Eucalyptus oil is the steam distilled oil that comes from the dried leaves of the Eucalyptus tree, the Eucalyptus globulus or Tasmanian bluegum, an evergreen native to Australia. They grow from 30–55 m., although the tallest currently known specimen is 90 m. tall, which you’ll find in Tasmania. The essential oil is colourless with a strong woody and sweet smell and has powerful medicinal properties and pharmaceutic, antibacterial, repellent and fragrance uses. It’s also known as a powerful anti-inflammatory that helps to relieve joint and muscle pain, rheumatism, sprained ligaments and tendons, stiff muscles, fibrosis and nerve pain. As a fragrance component it adds a fresh and clean aroma in soaps, detergents, lotions, and perfumes. Due to its cleansing properties, Eucalyptus oil is found in mouthwash to freshen breath, throat lozenges and cough suppressants.
Aboriginal people used it as a natural bush medicine to heal wounds, to disinfect, different body pains, fevers and chills. Nothing has been written down but passed on through singing and dancing ceremonies.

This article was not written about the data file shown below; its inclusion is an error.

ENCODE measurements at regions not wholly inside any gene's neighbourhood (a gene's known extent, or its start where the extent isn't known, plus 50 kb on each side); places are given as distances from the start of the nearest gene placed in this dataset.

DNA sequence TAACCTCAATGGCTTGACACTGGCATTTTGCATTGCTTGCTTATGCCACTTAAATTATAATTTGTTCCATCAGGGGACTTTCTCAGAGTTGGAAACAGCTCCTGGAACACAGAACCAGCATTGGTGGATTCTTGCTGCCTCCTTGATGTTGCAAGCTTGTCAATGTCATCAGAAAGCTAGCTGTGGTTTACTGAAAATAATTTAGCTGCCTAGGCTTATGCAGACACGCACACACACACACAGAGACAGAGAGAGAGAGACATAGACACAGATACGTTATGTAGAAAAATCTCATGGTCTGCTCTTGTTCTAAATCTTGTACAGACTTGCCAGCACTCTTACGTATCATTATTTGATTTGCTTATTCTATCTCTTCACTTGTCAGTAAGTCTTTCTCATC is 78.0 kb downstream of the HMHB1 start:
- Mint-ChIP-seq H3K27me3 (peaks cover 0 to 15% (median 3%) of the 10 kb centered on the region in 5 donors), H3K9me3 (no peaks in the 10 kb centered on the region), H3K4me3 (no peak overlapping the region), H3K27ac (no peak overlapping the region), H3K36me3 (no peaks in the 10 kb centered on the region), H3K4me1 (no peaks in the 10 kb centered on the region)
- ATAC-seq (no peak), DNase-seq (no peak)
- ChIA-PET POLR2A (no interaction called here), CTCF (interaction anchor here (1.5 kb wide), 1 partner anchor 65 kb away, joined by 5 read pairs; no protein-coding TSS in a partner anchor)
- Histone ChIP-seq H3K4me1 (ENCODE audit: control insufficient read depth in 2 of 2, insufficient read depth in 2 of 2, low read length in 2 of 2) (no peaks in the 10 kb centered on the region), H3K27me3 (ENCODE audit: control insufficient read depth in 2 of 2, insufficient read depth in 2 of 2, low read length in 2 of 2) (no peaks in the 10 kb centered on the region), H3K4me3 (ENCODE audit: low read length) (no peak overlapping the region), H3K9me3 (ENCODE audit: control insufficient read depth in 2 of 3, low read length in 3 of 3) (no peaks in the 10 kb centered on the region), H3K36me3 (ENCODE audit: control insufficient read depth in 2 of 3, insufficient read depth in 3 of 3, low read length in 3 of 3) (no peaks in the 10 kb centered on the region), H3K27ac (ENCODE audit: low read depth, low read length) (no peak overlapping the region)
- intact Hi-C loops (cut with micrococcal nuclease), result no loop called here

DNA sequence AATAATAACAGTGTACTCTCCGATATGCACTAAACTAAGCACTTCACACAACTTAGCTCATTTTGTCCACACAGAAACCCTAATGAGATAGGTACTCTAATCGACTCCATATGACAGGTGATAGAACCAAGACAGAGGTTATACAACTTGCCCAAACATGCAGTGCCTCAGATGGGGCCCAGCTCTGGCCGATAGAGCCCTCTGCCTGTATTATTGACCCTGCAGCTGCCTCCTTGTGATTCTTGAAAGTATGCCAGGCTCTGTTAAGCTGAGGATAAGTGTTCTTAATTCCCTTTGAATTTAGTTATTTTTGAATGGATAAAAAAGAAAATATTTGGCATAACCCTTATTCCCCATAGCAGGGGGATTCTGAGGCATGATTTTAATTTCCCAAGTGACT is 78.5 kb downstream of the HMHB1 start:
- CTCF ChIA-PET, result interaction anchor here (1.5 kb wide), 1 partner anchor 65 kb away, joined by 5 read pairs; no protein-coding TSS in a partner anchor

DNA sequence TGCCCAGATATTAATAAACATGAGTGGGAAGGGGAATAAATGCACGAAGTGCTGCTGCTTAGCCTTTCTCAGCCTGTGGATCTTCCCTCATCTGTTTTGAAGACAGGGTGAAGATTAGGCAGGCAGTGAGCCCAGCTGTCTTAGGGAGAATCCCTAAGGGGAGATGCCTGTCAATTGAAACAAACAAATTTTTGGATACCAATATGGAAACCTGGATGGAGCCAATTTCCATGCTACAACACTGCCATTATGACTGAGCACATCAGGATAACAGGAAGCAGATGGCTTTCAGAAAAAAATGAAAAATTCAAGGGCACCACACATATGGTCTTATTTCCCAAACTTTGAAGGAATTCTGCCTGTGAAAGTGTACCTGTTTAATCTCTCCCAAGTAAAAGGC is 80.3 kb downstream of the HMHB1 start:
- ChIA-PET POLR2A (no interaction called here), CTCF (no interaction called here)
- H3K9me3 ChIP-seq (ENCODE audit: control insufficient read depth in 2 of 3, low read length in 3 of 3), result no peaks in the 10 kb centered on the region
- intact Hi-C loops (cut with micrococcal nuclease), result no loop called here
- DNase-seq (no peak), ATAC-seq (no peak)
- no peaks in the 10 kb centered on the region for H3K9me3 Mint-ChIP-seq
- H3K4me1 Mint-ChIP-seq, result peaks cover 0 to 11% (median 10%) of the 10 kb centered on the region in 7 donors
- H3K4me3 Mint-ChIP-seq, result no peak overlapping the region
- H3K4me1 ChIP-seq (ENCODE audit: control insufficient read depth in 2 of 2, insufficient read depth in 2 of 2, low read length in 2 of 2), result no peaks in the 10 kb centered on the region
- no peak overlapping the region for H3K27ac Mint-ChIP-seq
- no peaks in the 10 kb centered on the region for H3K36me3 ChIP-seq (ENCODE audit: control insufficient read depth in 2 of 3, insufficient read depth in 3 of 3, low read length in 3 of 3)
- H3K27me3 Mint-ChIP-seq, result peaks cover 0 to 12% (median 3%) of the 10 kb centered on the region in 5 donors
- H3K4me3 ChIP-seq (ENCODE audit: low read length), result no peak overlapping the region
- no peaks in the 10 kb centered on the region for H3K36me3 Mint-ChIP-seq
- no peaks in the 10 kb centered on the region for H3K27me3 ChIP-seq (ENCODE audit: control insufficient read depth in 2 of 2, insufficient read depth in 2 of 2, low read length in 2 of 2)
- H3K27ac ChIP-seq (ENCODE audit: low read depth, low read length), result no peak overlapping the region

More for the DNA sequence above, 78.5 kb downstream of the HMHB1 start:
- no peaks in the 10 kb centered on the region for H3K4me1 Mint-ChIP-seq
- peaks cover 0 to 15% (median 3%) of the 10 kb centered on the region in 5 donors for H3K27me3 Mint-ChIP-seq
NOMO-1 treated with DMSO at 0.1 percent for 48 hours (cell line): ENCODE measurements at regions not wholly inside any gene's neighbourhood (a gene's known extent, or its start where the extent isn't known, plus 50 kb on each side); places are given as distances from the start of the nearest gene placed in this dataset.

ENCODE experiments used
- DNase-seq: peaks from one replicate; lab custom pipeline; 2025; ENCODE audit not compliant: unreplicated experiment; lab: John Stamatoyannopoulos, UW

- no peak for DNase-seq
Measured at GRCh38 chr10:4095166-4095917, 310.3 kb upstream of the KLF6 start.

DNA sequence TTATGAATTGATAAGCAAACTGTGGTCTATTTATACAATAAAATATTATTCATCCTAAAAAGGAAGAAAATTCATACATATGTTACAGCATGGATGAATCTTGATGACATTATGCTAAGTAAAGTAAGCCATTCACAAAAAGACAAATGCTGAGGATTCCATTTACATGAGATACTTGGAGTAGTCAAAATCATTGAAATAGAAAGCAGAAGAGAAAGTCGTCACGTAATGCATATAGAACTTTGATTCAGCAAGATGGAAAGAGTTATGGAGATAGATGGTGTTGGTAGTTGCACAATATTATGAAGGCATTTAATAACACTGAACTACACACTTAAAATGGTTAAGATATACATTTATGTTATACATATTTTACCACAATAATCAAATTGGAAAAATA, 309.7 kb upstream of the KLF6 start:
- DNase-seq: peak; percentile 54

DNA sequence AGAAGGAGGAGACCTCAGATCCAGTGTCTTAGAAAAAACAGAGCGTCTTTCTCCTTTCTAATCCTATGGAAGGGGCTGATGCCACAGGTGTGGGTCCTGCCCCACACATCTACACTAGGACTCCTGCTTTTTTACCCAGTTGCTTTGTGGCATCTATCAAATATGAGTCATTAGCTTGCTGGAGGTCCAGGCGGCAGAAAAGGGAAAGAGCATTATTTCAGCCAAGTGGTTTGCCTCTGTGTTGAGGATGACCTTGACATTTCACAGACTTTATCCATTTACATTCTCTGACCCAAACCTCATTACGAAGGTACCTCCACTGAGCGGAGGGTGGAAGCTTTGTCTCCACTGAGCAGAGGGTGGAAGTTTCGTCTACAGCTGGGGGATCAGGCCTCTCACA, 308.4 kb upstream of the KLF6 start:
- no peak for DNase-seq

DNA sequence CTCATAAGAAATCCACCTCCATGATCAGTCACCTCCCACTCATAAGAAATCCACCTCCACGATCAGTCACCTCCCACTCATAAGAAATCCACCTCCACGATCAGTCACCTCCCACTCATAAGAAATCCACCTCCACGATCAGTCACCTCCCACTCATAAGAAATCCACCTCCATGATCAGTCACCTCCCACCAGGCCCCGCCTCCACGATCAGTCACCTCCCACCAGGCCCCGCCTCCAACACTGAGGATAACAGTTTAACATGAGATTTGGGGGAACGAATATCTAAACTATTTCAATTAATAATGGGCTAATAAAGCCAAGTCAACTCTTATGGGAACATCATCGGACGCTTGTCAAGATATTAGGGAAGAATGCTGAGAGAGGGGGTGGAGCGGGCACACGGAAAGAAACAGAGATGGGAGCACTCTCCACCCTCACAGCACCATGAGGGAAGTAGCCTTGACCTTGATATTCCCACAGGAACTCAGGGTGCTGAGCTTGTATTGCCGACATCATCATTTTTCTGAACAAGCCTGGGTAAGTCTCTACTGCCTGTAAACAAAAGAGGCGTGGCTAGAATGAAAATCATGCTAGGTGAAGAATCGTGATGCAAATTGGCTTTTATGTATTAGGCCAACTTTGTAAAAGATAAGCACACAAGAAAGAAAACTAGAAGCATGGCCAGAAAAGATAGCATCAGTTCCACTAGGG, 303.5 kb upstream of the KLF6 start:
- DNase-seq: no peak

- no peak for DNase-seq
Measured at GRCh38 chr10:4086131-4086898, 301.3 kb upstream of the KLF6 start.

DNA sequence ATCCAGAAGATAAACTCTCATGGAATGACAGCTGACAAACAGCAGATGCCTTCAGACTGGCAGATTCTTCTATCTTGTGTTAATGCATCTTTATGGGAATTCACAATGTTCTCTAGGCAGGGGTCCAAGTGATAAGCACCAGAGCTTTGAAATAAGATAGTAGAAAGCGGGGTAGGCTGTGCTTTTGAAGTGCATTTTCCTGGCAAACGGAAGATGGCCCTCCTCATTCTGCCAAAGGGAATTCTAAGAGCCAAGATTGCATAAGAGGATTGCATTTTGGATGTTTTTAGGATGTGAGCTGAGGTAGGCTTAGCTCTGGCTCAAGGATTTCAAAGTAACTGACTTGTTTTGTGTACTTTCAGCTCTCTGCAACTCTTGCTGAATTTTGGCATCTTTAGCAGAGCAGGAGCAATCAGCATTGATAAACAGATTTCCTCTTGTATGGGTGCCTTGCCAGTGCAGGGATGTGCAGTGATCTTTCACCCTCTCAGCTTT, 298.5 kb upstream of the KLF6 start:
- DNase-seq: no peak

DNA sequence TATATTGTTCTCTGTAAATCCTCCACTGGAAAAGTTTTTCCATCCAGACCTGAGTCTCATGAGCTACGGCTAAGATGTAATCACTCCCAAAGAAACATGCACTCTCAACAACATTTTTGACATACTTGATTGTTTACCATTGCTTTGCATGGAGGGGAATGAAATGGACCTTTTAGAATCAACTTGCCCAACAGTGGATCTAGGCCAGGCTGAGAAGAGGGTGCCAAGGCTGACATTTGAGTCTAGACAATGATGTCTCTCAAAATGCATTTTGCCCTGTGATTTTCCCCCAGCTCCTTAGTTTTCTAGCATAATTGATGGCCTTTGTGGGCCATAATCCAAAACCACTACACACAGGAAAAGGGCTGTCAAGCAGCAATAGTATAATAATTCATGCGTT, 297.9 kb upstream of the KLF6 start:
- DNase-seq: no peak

So, originally from Australia, today the major Eucalyptus producing countries are China, Spain, Portugal, South Africa, Russia, and Chile and there are over 300 species and 700 varieties of Eucalyptus.
The word Eucalyptus was created in 1788 by French botanist Charles Louis L’Héritier de Brutelle and was based on the ancient Greek words εὖ καλυπτός (eu kalyptós) meaning ‘well covered’. This specific specimen had been collected in Tasmania by gardener-botanist David Nelson on Cook’s third expedition in 1777 and brought to Kew Gardens, London, where L’Héritier was working. Interesting to know is that David was also botanist on HMS Bounty under William Bligh at the time of the famous mutiny.
Eucalyptus oil is used in products like Tooth oil and Foot balm.